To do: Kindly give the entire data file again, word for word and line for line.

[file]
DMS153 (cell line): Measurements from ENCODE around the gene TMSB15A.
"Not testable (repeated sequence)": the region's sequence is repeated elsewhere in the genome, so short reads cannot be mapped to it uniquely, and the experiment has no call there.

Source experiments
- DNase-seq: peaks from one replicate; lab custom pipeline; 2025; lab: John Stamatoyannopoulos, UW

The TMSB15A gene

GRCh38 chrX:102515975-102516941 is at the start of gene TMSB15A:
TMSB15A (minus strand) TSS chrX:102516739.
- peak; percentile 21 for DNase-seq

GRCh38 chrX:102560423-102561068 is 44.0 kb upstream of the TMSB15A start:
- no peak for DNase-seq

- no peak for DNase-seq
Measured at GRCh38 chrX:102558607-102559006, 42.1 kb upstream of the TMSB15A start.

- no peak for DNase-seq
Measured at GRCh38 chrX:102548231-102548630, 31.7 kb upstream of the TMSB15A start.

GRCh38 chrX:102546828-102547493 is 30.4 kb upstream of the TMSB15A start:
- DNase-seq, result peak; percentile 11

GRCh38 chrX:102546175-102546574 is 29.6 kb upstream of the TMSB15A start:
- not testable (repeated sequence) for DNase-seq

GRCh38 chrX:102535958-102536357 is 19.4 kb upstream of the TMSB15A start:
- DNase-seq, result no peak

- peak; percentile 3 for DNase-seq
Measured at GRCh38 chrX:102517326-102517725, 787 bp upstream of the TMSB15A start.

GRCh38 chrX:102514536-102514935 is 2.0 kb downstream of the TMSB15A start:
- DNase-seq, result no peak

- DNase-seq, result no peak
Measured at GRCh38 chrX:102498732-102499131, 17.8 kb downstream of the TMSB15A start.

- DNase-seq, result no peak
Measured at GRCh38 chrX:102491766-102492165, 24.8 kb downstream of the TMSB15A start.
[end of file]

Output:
DMS153 (cell line): Measurements from ENCODE around the gene TMSB15A.
"Not testable (repeated sequence)": the region's sequence is repeated elsewhere in the genome, so short reads cannot be mapped to it uniquely, and the experiment has no call there.

Source experiments
- DNase-seq: peaks from one replicate; lab custom pipeline; 2025; lab: John Stamatoyannopoulos, UW

The TMSB15A gene

GRCh38 chrX:102515975-102516941 is at the start of gene TMSB15A:
TMSB15A (minus strand) TSS chrX:102516739.
- peak; percentile 21 for DNase-seq

GRCh38 chrX:102560423-102561068 is 44.0 kb upstream of the TMSB15A start:
- no peak for DNase-seq

- no peak for DNase-seq
Measured at GRCh38 chrX:102558607-102559006, 42.1 kb upstream of the TMSB15A start.

- no peak for DNase-seq
Measured at GRCh38 chrX:102548231-102548630, 31.7 kb upstream of the TMSB15A start.

GRCh38 chrX:102546828-102547493 is 30.4 kb upstream of the TMSB15A start:
- DNase-seq, result peak; percentile 11

GRCh38 chrX:102546175-102546574 is 29.6 kb upstream of the TMSB15A start:
- not testable (repeated sequence) for DNase-seq

GRCh38 chrX:102535958-102536357 is 19.4 kb upstream of the TMSB15A start:
- DNase-seq, result no peak

- peak; percentile 3 for DNase-seq
Measured at GRCh38 chrX:102517326-102517725, 787 bp upstream of the TMSB15A start.

GRCh38 chrX:102514536-102514935 is 2.0 kb downstream of the TMSB15A start:
- DNase-seq, result no peak

- DNase-seq, result no peak
Measured at GRCh38 chrX:102498732-102499131, 17.8 kb downstream of the TMSB15A start.

- DNase-seq, result no peak
Measured at GRCh38 chrX:102491766-102492165, 24.8 kb downstream of the TMSB15A start.